A second program that gives an example of the pattern, usually in terms of the illustrative example, where the programming moves away from a strict adherence to the pattern terms

A discussion of real-world scenarios where the pattern might be used, ending with a table listing the conditions that would make its use applicable

A list of exercises of differing degrees of difficulty designed to enhance your understanding of the pattern under discussion

At the end of each chapter you will find a comparison of the patterns discussed therein and a discussion of how they fit in with those that have gone before. The ordering of the patterns has been carefully chosen so as to represent a gradual progression in C# 3.0 maturity. Implementing the earlier patterns in each section requires very little that is not available in C# 1.0, while the later patterns are more sophisticated in their implementation and take advantage of more advanced features present in C# 3.0. This approach allows new features to be introduced inline, as they become relevant, rather than all at once at the start or end of the text.

This book is not intended to be a reference guide to the whole of C# or even C# 3.0, but rather to be a practical guide to using the most interesting features of the language. Although the emphasis is on developments in the most recent version, I also pick out some features of C# 1.0 and 2.0 that I think are really useful but that are not often employed in code. The list of C# features explicitly covered follows this Preface.
Special features of this book include:

• Pictorial illustrations of patterns, to help you focus on the meaning of what each pattern can accomplish in real life
• Quizzes that relate the illustrations to the UML diagrams
• Uncluttered “theory” code that can be adapted to many situations
• Tables that give guidance on when to choose a specific pattern
• Comparison tables for patterns that are similar, showing how they differ
• Lists of the advantages, disadvantages, and limitations of each pattern
• Challenges and exercises to help you take your knowledge further

What You Need to Use This Book

To run the programs in this book, you need:

• A computer that will run Windows XP or Vista. Compatible platforms are any PC or Intel-based Mac with a virtual machine.
• Microsoft’s .NET Framework 3.5. As of October 2007, this version is still in Beta 2, but it is very stable now. It is available at
• A program editor or programming environment. Visual Studio 2008 is an ideal companion to C# 3.0 programming, but it is not essential.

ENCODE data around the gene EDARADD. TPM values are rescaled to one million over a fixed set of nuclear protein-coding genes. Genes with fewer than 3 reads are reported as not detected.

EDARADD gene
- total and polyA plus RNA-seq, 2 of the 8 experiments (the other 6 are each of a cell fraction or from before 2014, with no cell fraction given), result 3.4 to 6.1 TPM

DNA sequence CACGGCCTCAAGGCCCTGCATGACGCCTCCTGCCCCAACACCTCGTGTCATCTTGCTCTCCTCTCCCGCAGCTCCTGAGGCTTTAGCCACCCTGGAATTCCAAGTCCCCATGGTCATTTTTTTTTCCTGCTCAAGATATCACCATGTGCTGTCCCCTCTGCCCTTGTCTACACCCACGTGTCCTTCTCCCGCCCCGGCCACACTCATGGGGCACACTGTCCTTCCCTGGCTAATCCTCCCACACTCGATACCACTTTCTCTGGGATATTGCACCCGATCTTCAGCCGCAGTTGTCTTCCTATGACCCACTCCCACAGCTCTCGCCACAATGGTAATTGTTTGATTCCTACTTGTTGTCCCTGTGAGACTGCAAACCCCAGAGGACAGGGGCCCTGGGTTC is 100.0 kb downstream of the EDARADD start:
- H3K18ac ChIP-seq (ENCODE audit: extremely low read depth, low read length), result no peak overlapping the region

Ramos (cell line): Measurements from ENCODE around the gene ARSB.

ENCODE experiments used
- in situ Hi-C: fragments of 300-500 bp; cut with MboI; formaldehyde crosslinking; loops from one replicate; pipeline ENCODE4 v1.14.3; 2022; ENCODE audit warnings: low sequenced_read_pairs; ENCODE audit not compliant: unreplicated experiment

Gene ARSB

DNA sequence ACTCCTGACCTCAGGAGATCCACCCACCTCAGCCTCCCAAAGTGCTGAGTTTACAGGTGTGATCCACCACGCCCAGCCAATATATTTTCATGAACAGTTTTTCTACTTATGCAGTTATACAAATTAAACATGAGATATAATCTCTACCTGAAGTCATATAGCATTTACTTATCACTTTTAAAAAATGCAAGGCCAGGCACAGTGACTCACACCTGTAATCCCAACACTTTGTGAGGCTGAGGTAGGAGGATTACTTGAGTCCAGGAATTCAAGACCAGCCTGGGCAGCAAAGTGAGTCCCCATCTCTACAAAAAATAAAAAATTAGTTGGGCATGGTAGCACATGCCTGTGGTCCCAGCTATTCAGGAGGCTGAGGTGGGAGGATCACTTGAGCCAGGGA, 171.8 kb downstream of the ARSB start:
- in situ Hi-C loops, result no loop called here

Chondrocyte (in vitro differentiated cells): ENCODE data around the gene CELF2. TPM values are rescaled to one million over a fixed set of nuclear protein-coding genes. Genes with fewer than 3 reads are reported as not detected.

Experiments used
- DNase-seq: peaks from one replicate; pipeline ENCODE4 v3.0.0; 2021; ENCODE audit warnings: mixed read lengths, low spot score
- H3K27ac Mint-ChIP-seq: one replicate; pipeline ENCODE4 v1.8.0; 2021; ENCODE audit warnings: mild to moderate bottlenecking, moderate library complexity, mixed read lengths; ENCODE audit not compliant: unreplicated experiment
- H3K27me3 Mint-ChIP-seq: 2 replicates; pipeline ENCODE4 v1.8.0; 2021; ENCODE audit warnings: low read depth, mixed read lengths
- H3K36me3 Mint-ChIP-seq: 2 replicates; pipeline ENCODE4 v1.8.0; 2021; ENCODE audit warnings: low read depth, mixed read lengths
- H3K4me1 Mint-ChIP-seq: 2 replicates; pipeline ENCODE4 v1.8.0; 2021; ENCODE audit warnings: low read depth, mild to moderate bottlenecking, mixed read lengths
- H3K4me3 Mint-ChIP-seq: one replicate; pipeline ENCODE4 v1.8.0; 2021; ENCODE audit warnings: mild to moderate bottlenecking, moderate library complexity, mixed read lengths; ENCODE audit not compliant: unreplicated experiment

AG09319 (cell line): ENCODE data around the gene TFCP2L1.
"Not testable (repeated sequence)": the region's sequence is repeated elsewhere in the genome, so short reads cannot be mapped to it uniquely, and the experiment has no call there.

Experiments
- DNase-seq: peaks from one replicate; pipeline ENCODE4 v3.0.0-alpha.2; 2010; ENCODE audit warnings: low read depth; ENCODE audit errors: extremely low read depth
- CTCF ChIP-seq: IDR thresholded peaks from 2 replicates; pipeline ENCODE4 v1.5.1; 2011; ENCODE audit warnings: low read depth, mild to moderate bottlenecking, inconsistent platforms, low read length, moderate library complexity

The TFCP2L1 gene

• The C# 3.0 reference documentation, available on the Microsoft web site (, 529 pages).

All the programs in this book were prepared on an iMac Intel Core 2 Duo running Mac OS X 10.4 and 5 (Tiger and Leopard) and Windows XP on top of the Parallels virtual machine. The editor used was SciTE.

Finding What You Need

This book is intended to serve as a learning resource. In learning about C# 3.0 and design patterns, there will be times when you will need to find a particular feature or a related pattern. These tables are given in Chapter 11 for easy reference. The UML class diagram notation is covered in Chapter 1. You will also find that there are a few programs that, for space reasons, are not presented in full in the text. These are all included in the Appendix.

Using Code Examples

This book is here to help you get your job done. In general, you may use the code in this book in your programs and documentation. You do not need to contact us for permission unless you’re reproducing a significant portion of the code. For example, writing a program that uses several chunks of code from this book does not require permission. Selling or distributing a CD-ROM of examples from O’Reilly books does require permission. Answering a question by citing this book and quoting example code does not require permission. Incorporating a significant amount of example code from this book into your product’s documentation does require permission. We appreciate, but do not require, attribution. An attribution usually includes the title, author, publisher, and ISBN. For example: “C# 3.0 Design Patterns, by Judith Bishop. Copyright 2008 Judith Bishop, 978-0-596-52773-0.”

If you think your use of code examples falls outside fair use or the permission givenabove, feel free to contact us at


My first thanks are to John Osborn, my editor at O’Reilly, for keeping the faith and getting this book out on time. His care and expertise are much appreciated. To Jeff Pepper, who signed up the book quite a while ago, thanks as well. I’m sorry we could not see the project through together. Thanks also to the reviewers, Eric Lippert, Jim Whitehead, Stefan Gruner, and Pierre-Henri Kuaté, whose insightful comments—no holds barred—led to many revisions but an ultimately much better book. My department at the University of Pretoria provided me with the latest equipment, and my colleagues gave me the time to really concentrate when I needed to. In particular I thank Jan Eloff for his support and friendship. To Carlo Ghezzi of the Politecnico di Milano, who graciously hosted me for the summer of 2007, when much of the first draft was written, grazie mille. My former students Hans Lombard and D-J Miller helped at very short notice with some of the examples, and I really appreciated their fresh minds and dedication to the task.

Writing this book would have been a much less enjoyable experience without the constant support and interest of my talented friends Nigel Horspool, Rob Koenig, and Rudolph Vosser. They never knew quite when the book would really be finished, but now it is. And finally, to my mother, my sons, and my family, whose love and joie de vivre kept me going on this (yet another) book—thank you.